What's clear from this poll -- and many, many other data points just like it -- is that whatever elected officials may think of Bill Clinton, he remains perhaps the single most popular political figure in the Democratic party. Democratic voters like him and remember the eight years he spent in the White House for the relative peace abroad and a prosperous economy at home rather than the series of scandals culminating in the Monica Lewinsky affair.
That depth of good feeling toward Bill Clinton makes him -- in the words of one longtime party strategist -- the "ultimate surrogate." The strategist, who was granted anonymity to speak candidly, added that having Bill Clinton on the trail was "like having another candidate out there" due to his ability to draw crowds and TV cameras.
Those cameras, and Bill Clinton's penchant to commit news in front of them, has -- without question -- rubbed many within the party leadership the wrong way. But, in The Fix's conversations with a number of unaligned party strategists, the general consensus was that while Bill Clinton might be breaking a few eggs he was not in danger of fouling the omelet -- so to speak.
"The discussion that is taking place now is tepid compared to the meat grinder the Republican attack machine will put our candidate through in the fall," said Steve Rosenthal, a Democratic consultant and the man who ran America Coming Together during the 2004 election. "Some Democrats might not like the tone of the current debate -- and I'll admit to cringing several times over the last few weeks, but if we're going to win in November our candidate is going to need to prove that he or she can take a licking and keep on ticking."
One Democratic consultant (and yes, most of the people interviewed for this story refused to speak for the record -- a sign of the continued power the Clintons wield in the party) echoed Rosenthal's point: "There is a line the president could cross, but so far he's done her a lot more good than harm." The consultant added that "the doubts [Bill] raised about Obama in New Hampshire were critical to Hillary's win there and he's helping to keep Obama down...Anyone else making those attacks would not have been noticed."
While the majority of folks the Fix interviewed seemed to believe that net effect of Bill Clinton's prominence of late accrued to his wife's benefit, it was not a unanimous position.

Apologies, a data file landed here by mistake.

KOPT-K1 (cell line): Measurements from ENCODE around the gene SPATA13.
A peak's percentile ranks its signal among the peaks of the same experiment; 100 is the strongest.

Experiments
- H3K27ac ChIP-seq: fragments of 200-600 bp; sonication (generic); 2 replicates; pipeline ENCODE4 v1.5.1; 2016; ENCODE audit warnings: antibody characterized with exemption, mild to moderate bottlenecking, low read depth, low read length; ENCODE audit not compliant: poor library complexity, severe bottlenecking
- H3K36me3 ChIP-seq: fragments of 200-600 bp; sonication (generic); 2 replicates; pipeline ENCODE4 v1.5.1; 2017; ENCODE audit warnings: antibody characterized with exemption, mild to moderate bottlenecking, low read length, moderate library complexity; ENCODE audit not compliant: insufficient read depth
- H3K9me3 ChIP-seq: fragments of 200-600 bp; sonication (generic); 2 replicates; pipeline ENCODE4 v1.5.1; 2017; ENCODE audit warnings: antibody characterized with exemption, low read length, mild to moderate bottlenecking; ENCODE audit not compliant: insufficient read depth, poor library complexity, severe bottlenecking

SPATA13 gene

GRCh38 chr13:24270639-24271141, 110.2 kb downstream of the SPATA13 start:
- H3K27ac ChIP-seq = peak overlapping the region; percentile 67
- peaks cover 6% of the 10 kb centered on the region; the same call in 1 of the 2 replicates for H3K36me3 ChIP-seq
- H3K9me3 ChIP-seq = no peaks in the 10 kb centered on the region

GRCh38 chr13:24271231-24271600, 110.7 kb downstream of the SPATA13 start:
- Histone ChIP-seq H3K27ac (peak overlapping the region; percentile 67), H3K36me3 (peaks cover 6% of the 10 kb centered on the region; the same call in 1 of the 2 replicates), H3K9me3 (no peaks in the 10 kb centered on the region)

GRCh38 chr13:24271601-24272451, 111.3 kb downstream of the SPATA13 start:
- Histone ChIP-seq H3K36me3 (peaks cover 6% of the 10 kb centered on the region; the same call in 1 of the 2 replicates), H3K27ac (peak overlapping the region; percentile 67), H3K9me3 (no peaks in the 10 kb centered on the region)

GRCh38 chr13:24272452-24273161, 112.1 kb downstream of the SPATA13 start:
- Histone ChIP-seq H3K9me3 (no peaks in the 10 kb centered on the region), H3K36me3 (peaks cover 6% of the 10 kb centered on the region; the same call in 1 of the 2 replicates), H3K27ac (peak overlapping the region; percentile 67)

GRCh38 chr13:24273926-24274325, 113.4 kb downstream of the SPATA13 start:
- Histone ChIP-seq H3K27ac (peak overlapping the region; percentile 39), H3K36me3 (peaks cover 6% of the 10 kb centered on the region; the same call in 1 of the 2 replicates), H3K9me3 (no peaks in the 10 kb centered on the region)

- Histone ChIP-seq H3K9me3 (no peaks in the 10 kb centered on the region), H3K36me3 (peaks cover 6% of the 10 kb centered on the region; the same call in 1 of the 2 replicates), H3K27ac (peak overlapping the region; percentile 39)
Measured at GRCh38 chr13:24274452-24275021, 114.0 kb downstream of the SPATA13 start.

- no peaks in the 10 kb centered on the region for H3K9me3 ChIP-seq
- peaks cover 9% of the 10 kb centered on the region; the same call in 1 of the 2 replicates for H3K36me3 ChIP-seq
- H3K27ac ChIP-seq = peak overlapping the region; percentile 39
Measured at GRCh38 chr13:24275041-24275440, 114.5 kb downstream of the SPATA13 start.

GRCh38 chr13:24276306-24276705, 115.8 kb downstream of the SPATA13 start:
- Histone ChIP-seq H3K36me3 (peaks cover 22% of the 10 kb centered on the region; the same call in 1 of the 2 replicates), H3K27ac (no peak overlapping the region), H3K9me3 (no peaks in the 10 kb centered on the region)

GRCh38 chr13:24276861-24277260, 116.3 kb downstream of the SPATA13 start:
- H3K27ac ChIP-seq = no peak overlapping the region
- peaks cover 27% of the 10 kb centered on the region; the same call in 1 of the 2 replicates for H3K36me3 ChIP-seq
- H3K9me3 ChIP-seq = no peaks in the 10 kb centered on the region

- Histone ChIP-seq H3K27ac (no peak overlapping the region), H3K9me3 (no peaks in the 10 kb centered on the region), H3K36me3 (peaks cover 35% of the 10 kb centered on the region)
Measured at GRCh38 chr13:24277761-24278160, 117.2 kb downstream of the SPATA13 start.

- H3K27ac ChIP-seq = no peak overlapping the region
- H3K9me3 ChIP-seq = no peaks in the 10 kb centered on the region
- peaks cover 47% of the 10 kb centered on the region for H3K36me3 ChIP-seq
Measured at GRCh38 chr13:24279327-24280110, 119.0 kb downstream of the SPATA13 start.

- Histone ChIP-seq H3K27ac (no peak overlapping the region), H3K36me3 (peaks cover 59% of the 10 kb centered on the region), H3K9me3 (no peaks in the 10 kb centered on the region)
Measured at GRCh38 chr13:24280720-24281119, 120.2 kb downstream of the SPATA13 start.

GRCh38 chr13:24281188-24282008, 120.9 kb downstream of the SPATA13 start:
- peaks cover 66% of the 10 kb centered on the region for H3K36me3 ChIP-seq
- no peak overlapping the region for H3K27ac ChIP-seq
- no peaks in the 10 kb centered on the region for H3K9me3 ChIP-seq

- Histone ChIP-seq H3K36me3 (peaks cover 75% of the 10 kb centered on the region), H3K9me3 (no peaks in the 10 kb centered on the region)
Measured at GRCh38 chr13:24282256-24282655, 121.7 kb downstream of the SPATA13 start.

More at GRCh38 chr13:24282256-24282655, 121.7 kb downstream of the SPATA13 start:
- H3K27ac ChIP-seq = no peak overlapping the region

One former Clinton official argued that the Bill effect was bad for his wife's prospects, explaining: "It's never good to have the words 'President' and 'attack dog' in the same story, particularly when the target of attack is another Democrat." The source added: "President Clinton serves her campaign best when he reminds Democrats about all the reasons they have to love him. It's a huge mistake to squander that by turning him into just another campaign operative cleverly twisting her opponent's words on cable television."
One potentially compelling argument made by several strategists was that while the high-profile role of Bill Clinton largely accrued to his wife's benefit in a primary race, it could severely complicate her chances should she become the nominee.
The argument goes like this: Bill Clinton is a revered figure among Democratic partisans but is a far more mixed bag when it comes to the independents and moderate voters who will likely be a major target of Hillary Clinton if she becomes the nominee. Once the Pandora's box of Bill is opened (as it clearly has been in this primary) it will be impossible to close come November.
Interestingly, that dynamic could well play out in the primary battle as well. One of the strongest arguments Hillary Clinton's campaign has made is that the former first lady is the most electable of the top tier Democratic candidates -- that she alone has taken on and defeated Republicans in political combat. If concerns about the adverse effect of Bill Clinton's raised profile in the general election somehow begins to bleed into the primary season, it could well influence Democratic voters who want more than anything to win the White House back in 2008.
With all of that said, the Bill effect appears at present to be largely positive for his wife's candidacy. Of course, in politics, things can change in an instant as public opinion is a fickle mistress.
Carter Eskew, the lead strategist for Vice President Al Gore's 2000 presidential bid, smartly cast the Bill effect as an "open question" in the race, adding: "It could help in short term, but leave scars for the general. There's a lot of hope and passion for Obama: if he loses, some of that will be released in anger. But it also depends on how successfully Obama's campaign parries the attacks. So far, not so well."